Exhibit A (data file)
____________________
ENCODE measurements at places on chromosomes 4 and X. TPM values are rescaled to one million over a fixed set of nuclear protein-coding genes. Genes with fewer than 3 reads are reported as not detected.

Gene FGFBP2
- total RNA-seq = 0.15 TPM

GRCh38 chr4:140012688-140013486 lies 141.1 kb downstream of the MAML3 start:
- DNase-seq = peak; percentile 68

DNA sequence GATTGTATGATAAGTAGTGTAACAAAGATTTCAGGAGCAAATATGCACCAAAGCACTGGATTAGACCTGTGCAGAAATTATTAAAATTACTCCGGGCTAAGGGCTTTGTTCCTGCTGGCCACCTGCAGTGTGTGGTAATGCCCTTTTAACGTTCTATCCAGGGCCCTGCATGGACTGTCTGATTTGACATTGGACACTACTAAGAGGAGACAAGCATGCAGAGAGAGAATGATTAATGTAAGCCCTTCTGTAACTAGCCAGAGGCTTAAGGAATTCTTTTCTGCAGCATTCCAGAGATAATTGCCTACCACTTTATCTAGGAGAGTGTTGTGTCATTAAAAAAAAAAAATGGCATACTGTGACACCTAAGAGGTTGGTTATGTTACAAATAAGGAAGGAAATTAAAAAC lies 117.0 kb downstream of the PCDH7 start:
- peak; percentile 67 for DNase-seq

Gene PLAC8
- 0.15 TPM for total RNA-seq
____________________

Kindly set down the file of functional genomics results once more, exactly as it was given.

ENCODE measurements at places on chromosomes 4 and X. TPM values are rescaled to one million over a fixed set of nuclear protein-coding genes. Genes with fewer than 3 reads are reported as not detected.

Gene FGFBP2
- total RNA-seq = 0.15 TPM

GRCh38 chr4:140012688-140013486 lies 141.1 kb downstream of the MAML3 start:
- DNase-seq = peak; percentile 68

DNA sequence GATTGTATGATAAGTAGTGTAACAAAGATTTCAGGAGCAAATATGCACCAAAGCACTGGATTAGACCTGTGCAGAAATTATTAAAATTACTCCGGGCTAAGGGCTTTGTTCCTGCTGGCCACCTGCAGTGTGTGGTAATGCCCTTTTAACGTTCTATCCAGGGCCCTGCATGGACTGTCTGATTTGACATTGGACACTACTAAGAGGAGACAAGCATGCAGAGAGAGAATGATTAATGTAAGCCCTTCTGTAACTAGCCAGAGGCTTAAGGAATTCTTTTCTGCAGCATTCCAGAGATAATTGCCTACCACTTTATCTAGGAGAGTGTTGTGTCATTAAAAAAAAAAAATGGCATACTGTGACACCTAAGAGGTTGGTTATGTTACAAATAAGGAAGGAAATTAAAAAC lies 117.0 kb downstream of the PCDH7 start:
- peak; percentile 67 for DNase-seq

Gene PLAC8
- 0.15 TPM for total RNA-seq